As the Major Economies Forum on Energy and Climate gets under way, Greenpeace's new executive director looks at the challenges facing President Obama and the need to play hardball with Congress to ensure world-leading climate action.
When 16 heads of government descend on Washington today for President Obama's Major Emitters Forum, he will hear the same demand from each of them: that the United States take big action, immediately, to slash climate pollution – or risking putting a real global solution to the climate crisis at risk.
Even though President Obama was elected on a platform of delivering action on global warming and has passionately reiterated those pledges since becoming president, he will have to overcome enormous skepticism from his international negotiating partners.
At this summit, it is they who will be repeating Ronald Reagan's maxim about Soviet overtures at the beginning of the glasnost era: Trust, but verify.
The presidents and prime ministers have good reason to doubt: For all Obama's talk (and President Clinton's before him) about the urgency of the climate crisis, the United States has done little to nothing to address global warming pollution, even as almost every other developed country has at least started down the road to a climate-friendly economy.
Of course, there are some sprigs of hope:
the House Energy and Commerce committee is debating a bill that constitutes a good first step in the transition to a prosperous clean energy economy. But even that bill currently falls short of the 25-40 percent short-term cuts in U.S. pollution that scientists say is necessary to avoid the worst impacts of global warming: massive droughts, floods, extreme weather, and extinction of endangered species like the polar bear, not to mention a $3.8 trillion drag on the economy.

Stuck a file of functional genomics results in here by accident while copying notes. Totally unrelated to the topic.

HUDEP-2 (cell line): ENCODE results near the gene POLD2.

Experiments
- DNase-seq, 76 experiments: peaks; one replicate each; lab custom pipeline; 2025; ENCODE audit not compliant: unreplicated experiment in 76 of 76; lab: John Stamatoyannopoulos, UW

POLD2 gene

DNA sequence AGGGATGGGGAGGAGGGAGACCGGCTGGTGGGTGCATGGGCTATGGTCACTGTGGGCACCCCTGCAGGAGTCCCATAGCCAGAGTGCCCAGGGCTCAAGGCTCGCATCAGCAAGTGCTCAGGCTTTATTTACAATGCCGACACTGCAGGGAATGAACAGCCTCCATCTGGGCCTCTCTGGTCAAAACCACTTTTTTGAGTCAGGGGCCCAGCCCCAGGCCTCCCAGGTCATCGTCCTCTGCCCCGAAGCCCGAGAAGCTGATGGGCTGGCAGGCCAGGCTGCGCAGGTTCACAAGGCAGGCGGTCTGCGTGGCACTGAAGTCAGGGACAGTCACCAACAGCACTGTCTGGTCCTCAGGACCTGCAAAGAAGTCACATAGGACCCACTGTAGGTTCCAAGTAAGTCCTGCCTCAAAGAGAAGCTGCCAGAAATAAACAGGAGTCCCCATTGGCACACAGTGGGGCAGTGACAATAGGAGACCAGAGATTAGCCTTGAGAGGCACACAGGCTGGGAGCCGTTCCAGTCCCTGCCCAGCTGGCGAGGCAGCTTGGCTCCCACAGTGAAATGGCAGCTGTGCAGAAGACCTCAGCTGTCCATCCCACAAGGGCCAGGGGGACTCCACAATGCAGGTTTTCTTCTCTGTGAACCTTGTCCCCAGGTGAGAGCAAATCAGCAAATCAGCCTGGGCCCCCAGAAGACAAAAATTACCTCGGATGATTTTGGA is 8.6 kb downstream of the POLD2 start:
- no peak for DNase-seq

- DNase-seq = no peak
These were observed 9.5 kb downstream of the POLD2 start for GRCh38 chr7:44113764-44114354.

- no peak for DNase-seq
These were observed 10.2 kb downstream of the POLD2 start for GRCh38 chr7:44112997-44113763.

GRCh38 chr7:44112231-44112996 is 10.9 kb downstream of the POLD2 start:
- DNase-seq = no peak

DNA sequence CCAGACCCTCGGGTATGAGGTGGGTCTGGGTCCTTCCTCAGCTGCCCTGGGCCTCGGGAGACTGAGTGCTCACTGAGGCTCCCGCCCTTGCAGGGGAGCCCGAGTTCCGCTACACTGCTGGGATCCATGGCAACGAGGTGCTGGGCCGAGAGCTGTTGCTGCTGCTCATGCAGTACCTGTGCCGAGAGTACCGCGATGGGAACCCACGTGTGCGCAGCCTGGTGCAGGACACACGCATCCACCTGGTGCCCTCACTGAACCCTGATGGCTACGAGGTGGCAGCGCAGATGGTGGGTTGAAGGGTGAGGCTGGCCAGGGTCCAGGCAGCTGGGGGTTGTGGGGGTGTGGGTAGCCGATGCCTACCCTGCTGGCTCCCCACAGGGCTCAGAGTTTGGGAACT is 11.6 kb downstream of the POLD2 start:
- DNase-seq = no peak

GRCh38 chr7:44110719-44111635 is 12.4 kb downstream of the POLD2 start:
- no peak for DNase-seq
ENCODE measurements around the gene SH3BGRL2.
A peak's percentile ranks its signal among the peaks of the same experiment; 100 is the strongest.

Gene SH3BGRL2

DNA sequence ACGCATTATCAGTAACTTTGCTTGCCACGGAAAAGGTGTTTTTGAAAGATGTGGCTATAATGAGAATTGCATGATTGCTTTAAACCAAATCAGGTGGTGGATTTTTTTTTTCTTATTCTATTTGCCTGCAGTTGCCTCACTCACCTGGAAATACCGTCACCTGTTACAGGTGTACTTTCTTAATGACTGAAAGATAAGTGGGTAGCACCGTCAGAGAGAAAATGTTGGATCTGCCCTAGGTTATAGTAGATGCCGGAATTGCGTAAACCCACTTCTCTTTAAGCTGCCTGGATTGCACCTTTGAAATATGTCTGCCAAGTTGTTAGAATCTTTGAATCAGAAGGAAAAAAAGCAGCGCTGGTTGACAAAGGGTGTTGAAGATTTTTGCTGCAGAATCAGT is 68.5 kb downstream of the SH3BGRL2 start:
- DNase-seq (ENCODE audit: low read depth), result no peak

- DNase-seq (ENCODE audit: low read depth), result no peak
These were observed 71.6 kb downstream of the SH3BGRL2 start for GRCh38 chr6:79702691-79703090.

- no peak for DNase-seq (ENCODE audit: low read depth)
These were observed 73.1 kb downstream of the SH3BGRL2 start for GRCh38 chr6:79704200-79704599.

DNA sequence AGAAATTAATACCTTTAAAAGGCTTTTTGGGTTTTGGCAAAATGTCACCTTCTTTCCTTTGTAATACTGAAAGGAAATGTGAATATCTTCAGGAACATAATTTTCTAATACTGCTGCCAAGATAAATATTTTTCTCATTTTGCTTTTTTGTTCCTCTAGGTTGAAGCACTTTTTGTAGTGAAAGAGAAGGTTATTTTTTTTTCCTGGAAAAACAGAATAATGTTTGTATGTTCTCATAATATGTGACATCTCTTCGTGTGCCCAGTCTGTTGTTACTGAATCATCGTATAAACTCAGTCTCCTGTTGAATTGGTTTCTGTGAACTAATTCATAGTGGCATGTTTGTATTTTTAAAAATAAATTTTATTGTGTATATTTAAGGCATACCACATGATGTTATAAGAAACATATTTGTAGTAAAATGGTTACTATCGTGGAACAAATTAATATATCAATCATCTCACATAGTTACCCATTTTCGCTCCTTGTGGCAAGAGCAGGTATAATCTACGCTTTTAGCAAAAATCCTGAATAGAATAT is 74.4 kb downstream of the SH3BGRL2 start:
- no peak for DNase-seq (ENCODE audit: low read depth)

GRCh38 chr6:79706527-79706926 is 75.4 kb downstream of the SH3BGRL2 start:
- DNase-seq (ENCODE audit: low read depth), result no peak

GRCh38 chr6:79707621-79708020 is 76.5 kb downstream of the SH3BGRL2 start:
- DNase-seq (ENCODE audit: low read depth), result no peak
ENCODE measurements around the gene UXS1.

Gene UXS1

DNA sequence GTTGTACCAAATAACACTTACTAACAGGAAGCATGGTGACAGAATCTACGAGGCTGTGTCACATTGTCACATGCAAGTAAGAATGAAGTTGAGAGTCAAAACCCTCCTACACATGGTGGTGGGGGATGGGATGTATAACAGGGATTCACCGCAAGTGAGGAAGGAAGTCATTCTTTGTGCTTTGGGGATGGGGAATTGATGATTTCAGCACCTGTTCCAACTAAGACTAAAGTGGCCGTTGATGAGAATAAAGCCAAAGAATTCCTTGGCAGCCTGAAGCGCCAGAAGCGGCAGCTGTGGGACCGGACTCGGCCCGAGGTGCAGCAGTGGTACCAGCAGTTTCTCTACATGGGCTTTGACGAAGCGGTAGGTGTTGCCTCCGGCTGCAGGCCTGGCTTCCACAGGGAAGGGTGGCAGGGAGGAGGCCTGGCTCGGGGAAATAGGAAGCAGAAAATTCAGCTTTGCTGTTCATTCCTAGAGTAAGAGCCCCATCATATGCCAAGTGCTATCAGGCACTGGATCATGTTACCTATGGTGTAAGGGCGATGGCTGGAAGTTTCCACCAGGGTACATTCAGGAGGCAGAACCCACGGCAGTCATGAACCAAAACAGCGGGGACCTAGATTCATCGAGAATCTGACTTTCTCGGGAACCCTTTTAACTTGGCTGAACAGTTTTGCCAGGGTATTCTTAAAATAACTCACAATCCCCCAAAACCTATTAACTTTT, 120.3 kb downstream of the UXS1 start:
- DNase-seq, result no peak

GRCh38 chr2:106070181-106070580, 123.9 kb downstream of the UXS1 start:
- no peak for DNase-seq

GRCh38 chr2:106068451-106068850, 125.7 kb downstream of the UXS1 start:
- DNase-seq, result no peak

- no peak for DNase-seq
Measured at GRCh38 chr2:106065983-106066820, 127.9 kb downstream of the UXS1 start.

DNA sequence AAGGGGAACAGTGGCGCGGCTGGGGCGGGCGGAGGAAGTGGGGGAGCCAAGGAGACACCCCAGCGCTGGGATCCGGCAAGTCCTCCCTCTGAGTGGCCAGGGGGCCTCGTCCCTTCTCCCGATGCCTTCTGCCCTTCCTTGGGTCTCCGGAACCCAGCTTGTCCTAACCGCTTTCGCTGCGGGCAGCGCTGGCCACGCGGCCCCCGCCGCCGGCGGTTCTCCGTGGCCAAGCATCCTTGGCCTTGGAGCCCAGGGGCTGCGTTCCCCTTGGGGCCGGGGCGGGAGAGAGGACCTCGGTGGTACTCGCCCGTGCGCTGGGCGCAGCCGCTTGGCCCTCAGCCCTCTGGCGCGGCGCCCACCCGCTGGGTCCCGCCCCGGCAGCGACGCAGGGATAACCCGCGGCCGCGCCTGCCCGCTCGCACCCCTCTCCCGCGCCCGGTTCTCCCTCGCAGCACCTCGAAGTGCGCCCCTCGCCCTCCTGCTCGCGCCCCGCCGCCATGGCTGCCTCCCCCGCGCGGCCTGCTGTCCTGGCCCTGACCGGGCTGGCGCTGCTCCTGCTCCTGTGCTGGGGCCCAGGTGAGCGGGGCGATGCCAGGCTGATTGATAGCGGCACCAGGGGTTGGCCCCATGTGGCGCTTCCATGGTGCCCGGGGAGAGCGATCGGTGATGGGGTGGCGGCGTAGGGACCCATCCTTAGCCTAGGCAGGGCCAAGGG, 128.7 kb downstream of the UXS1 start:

That bill, however, faces huge challenges: Republicans and even some Democrats with close ties to the coal industry are likely to try to water it down even further. And even if it makes it out of the House intact, it will be a big political challenge to pull together the 60 votes necessary to pass major legislation in the Senate.
If the United States doesn't take action that matches its responsibility, it's unlikely other countries will meet theirs: China will continue to build new, very dirty coal fired power plants, and tropical countries like Indonesia, Brazil, and the Congo will continue to allow giant agricultural interests to burn down their forests. And the climate will rapidly careen out of control.
But President Obama can single-handedly avert that fate with a little political hardball. His Environmental Protection Agency recently declared the climate change does indeed represent a threat to human health and welfare – giving the Obama administration the authority to unilaterally limit climate pollution through the Clean Air Act.
No negotiation with ornery senators necessary. No bargaining with committee chairmen seeking to protect some home-state polluter that makes big campaign contributions. Just an honest look at the science – and what it's going to take to deliver future generations a living planet. But so far, the Obama administration has danced around this authority and implied they're only using it as a back-up in case Congress doesn't act.
If Obama is serious about getting other countries to act in concert with the United States to meet this global challenge, that's got to change. A firm declaration that he will regulate carbon dioxide to the maximum extent possible will bring developing countries to the table in a serious way.
It will also ensure that Congress passes a reasonably strong bill: If they don't pass something commensurate with what Obama does through the Clean Air Act, he can just veto it.
It's hardball, sure, but it's what it will take to solve this great crisis.